Doss, GA; Mans, C; Houseright, RA; Webb, JL: Urinalysis in Chinchillas (Chinchilla Lanigera) - In: J Am Vet Med Assoc. 2016 Apr 15;248(8):901-7 - Link
Objective: To evaluate urine variables in chinchillas (Chinchilla lanigera).
Design: Evaluation study.
Sample: Urine samples from 41 chinchillas.
Procedures: Voided urine samples were collected from clinically normal chinchillas that were exhibited during a breeder exposition. Urinalysis was performed within 1 hour after collection. Urine specific gravity (USG) was measured before and after centrifugation with a handheld veterinary refractometer. Urine dipstick analysis and microscopic sedimentation examination were performed on all samples. Additionally, a urine sulfosalicylic acid (SSA) precipitation test and quantitative protein analysis were performed on samples with sufficient volume.
Results: 17 of 41 (41%) samples had a USG ≥ 1.050, and USG ranged from 1.014 to > 1.060. The USG before centrifugation did not differ significantly from that after centrifugation. Protein was detected in all urine samples on dipstick analysis. The SSA precipitation test yielded negative results for all samples tested. Results of the quantitative protein analyses were not correlated with the results of the dipstick analyses or SSA tests. The recorded pH for all samples was 8.5, which was the upper limit of detection for the reagent strip. Glucose and ketones were detected in 5 and 6 samples, respectively. Crystals were observed in 28 of 41 (68%) samples; 27 of those samples contained amorphous crystals.
Conclusions and clinical relevance: Urinalysis results for clinically normal chinchillas were provided. For chinchilla urine samples, measurement of USG by refractometry prior to centrifugation is acceptable and protein concentration should be determined by quantitative protein analysis rather than dipstick analysis or the SSA test.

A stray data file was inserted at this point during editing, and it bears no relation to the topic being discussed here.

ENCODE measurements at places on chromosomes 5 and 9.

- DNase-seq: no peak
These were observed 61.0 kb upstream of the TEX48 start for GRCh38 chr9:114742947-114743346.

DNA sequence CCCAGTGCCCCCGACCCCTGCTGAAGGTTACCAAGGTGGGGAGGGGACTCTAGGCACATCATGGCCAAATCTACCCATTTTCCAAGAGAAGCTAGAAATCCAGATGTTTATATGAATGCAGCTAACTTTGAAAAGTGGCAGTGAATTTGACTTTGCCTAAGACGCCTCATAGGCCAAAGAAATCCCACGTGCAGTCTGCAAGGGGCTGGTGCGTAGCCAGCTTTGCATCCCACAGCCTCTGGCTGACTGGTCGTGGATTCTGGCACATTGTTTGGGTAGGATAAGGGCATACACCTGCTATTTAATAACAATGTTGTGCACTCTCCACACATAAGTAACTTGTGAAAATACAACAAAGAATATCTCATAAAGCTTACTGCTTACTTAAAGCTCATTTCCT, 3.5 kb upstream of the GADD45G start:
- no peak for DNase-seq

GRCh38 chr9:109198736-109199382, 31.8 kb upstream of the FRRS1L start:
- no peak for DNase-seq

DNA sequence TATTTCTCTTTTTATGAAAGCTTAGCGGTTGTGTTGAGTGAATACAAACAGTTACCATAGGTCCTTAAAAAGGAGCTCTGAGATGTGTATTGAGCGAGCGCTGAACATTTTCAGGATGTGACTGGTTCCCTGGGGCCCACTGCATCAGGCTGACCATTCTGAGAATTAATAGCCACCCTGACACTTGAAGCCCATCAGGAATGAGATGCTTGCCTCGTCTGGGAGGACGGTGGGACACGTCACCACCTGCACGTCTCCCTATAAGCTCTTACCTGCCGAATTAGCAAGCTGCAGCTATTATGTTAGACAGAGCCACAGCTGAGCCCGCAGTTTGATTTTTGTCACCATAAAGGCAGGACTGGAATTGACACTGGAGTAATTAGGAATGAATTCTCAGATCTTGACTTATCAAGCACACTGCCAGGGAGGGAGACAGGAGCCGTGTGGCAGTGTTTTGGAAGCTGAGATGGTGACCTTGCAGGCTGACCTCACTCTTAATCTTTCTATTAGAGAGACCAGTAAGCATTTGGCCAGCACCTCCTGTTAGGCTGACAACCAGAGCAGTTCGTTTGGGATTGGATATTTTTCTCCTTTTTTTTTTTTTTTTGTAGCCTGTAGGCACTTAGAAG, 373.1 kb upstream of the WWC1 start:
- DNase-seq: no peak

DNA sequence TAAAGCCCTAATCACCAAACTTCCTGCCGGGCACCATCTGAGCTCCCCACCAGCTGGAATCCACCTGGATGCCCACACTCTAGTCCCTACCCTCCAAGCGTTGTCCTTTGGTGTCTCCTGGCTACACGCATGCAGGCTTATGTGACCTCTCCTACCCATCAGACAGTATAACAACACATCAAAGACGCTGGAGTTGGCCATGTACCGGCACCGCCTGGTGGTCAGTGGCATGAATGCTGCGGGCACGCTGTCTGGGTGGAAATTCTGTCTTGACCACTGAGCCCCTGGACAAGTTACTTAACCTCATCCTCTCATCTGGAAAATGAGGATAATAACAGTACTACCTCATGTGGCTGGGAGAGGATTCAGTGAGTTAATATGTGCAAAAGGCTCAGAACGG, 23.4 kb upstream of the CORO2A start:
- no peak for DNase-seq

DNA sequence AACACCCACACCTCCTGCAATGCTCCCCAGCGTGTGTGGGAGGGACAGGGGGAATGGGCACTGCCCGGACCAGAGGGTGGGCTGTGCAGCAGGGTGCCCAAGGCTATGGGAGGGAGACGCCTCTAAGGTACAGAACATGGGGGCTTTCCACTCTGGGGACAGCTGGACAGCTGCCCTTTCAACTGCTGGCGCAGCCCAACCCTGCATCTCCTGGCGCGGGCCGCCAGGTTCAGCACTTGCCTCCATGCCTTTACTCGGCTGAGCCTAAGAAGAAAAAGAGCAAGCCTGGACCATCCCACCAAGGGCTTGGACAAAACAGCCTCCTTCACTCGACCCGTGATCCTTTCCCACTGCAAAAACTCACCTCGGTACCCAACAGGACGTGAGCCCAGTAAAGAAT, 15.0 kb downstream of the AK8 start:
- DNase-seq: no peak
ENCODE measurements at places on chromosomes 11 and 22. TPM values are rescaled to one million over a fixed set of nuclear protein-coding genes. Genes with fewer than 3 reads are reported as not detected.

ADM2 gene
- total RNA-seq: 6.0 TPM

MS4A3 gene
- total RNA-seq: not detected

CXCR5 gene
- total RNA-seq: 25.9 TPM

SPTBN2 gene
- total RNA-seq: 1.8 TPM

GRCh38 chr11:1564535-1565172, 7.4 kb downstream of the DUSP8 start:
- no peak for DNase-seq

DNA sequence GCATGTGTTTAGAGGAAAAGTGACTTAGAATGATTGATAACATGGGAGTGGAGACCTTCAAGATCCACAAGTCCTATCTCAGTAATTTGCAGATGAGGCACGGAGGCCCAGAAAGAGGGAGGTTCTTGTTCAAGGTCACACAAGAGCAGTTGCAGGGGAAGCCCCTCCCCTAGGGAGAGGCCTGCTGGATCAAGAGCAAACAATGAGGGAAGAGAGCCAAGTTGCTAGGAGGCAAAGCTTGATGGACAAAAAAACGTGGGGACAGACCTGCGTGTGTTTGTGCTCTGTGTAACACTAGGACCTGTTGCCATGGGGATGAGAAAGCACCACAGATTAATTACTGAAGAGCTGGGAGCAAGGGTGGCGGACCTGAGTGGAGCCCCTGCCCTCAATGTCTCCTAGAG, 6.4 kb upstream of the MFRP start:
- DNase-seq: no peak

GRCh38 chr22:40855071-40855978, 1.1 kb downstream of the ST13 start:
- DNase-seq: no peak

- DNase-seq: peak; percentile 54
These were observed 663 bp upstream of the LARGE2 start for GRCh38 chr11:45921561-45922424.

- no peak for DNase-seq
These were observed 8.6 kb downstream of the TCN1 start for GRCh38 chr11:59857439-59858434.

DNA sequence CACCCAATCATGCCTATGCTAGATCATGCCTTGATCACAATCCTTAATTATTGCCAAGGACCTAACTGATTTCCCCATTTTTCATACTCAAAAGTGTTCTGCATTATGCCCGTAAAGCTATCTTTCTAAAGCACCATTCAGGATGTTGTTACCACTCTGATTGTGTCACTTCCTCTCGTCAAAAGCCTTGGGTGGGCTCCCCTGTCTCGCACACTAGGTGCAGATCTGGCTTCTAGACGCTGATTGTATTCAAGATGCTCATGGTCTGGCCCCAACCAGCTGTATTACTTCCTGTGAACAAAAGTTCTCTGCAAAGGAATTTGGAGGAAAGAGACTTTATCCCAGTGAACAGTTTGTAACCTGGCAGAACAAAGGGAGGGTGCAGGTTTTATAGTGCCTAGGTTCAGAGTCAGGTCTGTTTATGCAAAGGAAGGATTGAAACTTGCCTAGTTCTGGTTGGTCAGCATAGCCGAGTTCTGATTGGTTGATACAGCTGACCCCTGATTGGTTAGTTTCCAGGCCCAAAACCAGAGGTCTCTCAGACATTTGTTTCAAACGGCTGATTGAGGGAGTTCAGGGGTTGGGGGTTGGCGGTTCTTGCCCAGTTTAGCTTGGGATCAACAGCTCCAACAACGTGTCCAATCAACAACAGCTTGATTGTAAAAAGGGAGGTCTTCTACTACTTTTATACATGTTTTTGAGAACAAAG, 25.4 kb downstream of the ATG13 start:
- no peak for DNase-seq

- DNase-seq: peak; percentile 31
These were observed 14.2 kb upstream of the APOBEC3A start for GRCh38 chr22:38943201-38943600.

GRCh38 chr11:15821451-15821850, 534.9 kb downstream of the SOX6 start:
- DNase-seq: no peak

Rabbits, guinea pigs, and chinchillas are all classified as hindgut fermenters, depending on primarily cecal microflora for nutrient composition. The rabbit has some unique anatomical features including the sacculus rotundus and the vermiform appendix. Gastrointestinal disorders in these animals can be a challenge to clinicians as not only the motility of the hindgut must be maintained, but the microflora as well. Dysbiosis, or changes in the microflora can release toxins and further alter the pH, microflora and motility. The clinician must also be aware of gastrointestinal pain and hydration status accompanying most gastrointestinal disease.
OBJECTIVE To evaluate the effects of restraint time and thermometer insertion depth on rectal temperature measurements in chinchillas and determine the extent of agreement between temperatures measured with 2 tympanic and a rectal thermometer. DESIGN Prospective method comparison study. ANIMALS 47 healthy chinchillas. PROCEDURES Effects of 1- and 2-cm rectal thermometer insertion depths and the effect of manual restraint for up to 5 minutes were evaluated. Near simultaneous temperature measurements were obtained with a human tympanic, a veterinary tympanic, and a rectal thermometer by 2 observers. Duplicate temperature measurements were obtained for each method, and the sequence of measurements was randomized for each animal. RESULTS Rectal temperature readings obtained at a depth of 2 cm were significantly higher (mean ± SD, 1.14 ± 0.77°C [2.05° ± 1.39°F]) than those obtained at 1 cm. After 3 minutes, manual restraint had a significant effect on rectal temperature. The reference interval for rectal temperature in chinchillas with a 2-cm thermometer insertion depth was calculated as 34.9° to 37.9°C (94.8° to 100.2°F). Both tympanic infrared thermometers had significant systematic bias (0.42 ± 0.12°C [0.76° ± 0.22°F]) and proportional bias (0.88 ± 0.14°C [1.58° ± 0.25°F]). The coefficients of reliability for the rectal thermometer, the human tympanic thermometer, and the veterinary tympanic thermometer were 0.86, 0.85, and 0.69, respectively. CONCLUSIONS AND CLINICAL RELEVANCE Rectal thermometer insertion depth and duration of manual restraint had a significant effect on rectal temperature measurements in chinchillas. Because of significant systematic and proportional bias, tympanic thermometry was not considered a suitable replacement for rectal thermometry in chinchillas.
The aim of the study was to determine the relationship between the types of chinchilla behaviour and different images of band patterns obtained using the RAPD-PCR technique. The sound-move test allowed classification of the animals into confident, reserved and indifferent ones. The results of the pilot study based on markers OPA07 and OPA12 suggest the existence of DNA regions containing nucleotide sequences that determine chinchilla behaviour. It is advisable that further analyses should be performed aimed at discovering sequences of genetic material that may determine the traits studied. This will facilitate using the band pattern as an additional criterion, beside lineage information, in animal selection